Satellite television services have become the industry’s less favourable older sibling, but is now the time for satellite operators to branch out, diversify and find new revenue streams to tap into?

 

For satellite operators who have traditionally provided the capacity for TV broadcast, they are limited as to how they can increase their capacity once a satellite is deployed. There is also the challenge caused by the delay in sending signals to geostationary satellites. Irrespective of the protocol used, the distance to be covered is vast and given more recently deployed undersea fibre and Low and Medium Earth Orbit (LEO and MEO) satellites, the use of geostationary orbit satellites for voice and data communications is less competitive.

However, there are vast swathes of the world where satellite broadcast of TV signals remain the only viable option. This is due to the enormous distances and challenging geography involved in deploying any other form of transmission. Whilst these regions are often sparsely populated, they remain important areas for governments to reach.

There are a few options for geostationary satellite operators who want to fully leverage the assets that they have spent millions on and built to launch into space.

Option one:

To become a backhaul provider of data, video and voice to localised points of presence in remote areas. There is competition for some services from some Low Earth Orbit operators, but if providers act as the backhaul from mobile or Wi-Fi base stations serving large but remote communities, there is a robust business case for this service.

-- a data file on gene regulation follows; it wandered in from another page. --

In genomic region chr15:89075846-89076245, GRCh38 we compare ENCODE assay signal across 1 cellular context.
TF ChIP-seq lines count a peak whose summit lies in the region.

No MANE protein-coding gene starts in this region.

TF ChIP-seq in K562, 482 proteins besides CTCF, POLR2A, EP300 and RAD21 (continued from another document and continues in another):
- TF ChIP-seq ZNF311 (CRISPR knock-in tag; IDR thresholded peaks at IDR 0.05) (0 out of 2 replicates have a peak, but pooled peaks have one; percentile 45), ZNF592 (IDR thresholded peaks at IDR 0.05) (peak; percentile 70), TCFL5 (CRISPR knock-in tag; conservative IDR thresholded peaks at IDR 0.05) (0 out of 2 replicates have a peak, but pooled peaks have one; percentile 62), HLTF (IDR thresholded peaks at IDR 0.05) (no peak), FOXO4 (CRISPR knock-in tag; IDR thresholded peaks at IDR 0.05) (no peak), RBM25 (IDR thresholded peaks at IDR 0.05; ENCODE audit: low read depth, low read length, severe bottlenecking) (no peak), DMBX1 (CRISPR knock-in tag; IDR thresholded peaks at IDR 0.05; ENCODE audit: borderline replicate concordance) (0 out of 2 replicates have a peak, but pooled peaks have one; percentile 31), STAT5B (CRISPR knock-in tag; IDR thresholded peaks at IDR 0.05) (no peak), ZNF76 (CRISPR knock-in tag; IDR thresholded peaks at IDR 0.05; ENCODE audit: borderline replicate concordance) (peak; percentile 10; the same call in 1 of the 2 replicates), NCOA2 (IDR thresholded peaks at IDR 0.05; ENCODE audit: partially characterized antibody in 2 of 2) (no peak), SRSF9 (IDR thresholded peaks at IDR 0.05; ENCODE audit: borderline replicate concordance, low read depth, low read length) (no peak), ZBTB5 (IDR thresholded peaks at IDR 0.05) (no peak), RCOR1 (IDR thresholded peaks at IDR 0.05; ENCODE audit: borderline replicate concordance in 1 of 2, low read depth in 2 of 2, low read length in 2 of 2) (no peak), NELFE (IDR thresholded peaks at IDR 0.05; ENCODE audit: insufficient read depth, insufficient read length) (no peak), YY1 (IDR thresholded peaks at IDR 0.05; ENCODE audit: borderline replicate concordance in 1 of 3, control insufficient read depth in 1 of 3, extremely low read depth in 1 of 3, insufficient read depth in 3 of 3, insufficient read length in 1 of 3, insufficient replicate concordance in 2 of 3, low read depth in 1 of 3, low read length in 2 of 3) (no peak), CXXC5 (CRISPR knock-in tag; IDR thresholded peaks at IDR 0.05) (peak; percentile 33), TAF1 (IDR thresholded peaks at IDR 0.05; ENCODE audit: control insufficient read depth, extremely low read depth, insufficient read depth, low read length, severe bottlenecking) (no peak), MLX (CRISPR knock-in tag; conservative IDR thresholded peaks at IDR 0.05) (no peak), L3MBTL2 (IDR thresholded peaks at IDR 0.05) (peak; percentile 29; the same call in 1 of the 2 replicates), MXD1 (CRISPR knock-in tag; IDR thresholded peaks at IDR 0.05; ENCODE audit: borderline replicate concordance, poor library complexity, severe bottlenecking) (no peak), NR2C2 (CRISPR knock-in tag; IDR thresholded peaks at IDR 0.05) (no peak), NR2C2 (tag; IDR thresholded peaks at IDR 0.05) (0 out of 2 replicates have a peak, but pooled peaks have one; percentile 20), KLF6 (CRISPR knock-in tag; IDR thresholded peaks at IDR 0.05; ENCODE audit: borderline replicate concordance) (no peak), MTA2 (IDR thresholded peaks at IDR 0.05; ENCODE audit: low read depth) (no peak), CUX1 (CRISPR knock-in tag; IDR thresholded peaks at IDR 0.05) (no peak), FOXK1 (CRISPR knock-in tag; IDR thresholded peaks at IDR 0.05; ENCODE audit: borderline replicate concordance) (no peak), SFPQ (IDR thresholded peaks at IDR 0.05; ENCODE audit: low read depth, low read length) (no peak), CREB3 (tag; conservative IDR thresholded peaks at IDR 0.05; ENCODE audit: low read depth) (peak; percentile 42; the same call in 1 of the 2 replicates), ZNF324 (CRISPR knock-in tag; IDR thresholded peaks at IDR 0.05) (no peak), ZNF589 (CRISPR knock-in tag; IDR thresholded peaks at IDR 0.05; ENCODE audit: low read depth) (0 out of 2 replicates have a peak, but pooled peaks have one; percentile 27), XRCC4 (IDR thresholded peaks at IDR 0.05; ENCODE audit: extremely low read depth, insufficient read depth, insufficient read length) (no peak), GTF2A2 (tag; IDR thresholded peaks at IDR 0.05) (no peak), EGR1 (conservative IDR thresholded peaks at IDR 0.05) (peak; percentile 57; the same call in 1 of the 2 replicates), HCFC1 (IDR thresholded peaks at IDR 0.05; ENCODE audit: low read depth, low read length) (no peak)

Option two:

To consider shifting direction for future investment. Rather than launch new geostationary satellites, providers could consider investing into LEO and MEO networks for broadband and communications services. A number of these satellites have been launched already and the established players have the experience and knowledge to be influential with some already involved in some of these operations targeting IoT (Internet of Things) and M2M (Machine to Machine) solutions.

Change on the horizon

The imminent demise of satellites has been forecast for some time. The past twenty years have seen the rise of mobile technologies, global fibre networks and faster broadband solutions. However, the reality is that there has never been a greater demand for satellite capacity. There is simply less focus on geostationary solutions but on LEO and MEO networks. Broadcast remains the most efficient way to distribute the most popular TV signals. Despite the negative forecast, satellite will remain a major player in this market for many years to come.

 

What are your thoughts on the future of satellite? Email us at hello@spicymango.co.uk or tweet us @SpicyMangoTech

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